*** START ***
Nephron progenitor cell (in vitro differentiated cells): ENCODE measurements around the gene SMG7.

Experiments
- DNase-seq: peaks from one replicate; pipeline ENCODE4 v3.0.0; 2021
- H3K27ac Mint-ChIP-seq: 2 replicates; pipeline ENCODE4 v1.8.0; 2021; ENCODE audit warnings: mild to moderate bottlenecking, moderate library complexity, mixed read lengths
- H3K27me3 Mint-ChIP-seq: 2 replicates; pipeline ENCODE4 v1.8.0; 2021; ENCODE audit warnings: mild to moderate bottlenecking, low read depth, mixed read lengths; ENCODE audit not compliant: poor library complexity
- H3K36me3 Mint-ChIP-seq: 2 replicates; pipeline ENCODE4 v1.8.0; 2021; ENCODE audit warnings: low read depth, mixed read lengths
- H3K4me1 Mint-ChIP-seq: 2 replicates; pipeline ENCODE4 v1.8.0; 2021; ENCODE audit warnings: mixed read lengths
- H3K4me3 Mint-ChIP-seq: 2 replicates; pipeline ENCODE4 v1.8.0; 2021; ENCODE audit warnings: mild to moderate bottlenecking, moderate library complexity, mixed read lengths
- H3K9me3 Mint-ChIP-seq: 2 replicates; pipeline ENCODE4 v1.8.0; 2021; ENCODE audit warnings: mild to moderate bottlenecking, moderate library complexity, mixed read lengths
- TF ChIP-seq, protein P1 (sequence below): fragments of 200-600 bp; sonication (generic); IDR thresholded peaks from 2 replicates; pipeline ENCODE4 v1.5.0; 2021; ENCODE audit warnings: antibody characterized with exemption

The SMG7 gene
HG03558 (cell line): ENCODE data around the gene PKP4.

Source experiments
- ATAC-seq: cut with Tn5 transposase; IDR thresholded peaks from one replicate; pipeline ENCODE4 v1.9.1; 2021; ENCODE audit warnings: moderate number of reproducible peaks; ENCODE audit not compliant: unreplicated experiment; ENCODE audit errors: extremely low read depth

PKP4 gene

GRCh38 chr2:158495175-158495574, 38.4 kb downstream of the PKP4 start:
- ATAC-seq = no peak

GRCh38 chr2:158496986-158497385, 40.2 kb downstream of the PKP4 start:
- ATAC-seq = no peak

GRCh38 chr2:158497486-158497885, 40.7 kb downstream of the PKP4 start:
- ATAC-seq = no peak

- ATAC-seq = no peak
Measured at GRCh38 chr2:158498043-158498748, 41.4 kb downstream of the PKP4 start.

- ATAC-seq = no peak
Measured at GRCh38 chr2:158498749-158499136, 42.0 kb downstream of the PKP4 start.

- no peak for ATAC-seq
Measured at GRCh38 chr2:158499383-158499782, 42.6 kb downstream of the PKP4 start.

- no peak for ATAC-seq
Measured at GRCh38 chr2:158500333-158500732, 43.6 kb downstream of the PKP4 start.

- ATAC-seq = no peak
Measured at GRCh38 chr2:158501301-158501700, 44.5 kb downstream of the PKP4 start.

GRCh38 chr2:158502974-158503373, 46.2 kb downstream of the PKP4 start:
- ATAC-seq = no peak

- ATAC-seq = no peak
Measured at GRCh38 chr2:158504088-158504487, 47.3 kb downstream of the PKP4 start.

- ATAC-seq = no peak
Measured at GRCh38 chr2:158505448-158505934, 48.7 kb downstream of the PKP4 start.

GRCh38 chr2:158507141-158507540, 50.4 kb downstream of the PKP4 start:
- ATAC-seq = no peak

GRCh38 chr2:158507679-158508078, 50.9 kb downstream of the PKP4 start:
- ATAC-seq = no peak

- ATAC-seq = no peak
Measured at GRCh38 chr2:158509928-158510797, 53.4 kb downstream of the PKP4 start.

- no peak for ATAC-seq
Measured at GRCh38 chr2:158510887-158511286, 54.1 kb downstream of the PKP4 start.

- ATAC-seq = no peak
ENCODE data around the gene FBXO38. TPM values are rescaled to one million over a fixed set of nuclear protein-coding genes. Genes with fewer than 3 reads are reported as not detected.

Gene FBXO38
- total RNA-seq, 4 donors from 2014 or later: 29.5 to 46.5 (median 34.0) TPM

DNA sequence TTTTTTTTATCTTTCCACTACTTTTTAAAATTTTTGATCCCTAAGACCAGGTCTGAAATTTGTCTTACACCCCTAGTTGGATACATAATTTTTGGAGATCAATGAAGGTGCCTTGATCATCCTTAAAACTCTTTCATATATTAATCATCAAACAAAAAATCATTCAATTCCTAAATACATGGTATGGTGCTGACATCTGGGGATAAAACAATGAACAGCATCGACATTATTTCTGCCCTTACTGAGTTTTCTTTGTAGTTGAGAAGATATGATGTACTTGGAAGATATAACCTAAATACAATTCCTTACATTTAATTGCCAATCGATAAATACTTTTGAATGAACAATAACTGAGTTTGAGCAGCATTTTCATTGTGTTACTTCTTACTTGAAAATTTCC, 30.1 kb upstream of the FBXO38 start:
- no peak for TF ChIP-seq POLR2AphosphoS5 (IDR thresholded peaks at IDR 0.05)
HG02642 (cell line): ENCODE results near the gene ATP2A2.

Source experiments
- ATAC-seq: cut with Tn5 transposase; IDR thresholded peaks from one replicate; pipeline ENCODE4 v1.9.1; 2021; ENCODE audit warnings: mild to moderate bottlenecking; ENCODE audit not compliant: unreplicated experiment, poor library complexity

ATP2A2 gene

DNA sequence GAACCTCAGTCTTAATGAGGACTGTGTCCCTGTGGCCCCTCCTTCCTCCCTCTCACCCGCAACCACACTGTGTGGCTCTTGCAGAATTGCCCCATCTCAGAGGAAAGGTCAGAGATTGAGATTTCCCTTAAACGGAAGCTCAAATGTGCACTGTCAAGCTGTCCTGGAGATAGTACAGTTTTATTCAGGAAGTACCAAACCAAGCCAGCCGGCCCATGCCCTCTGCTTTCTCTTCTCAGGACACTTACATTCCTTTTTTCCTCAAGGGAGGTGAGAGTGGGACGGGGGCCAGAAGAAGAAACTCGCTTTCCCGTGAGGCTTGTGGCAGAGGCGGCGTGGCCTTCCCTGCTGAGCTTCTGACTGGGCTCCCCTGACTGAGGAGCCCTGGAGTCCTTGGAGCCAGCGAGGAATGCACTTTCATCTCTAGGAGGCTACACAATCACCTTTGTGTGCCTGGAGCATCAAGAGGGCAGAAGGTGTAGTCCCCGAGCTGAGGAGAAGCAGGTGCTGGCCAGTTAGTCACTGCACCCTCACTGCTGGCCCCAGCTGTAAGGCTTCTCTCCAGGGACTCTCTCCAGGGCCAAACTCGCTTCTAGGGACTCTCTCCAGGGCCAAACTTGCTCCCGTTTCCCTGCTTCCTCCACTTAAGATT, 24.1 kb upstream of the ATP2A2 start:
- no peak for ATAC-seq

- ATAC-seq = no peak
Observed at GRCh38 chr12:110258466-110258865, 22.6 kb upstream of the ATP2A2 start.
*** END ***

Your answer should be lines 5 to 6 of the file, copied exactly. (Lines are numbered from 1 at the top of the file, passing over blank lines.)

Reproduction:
- H3K27me3 Mint-ChIP-seq: 2 replicates; pipeline ENCODE4 v1.8.0; 2021; ENCODE audit warnings: mild to moderate bottlenecking, low read depth, mixed read lengths; ENCODE audit not compliant: poor library complexity
- H3K36me3 Mint-ChIP-seq: 2 replicates; pipeline ENCODE4 v1.8.0; 2021; ENCODE audit warnings: low read depth, mixed read lengths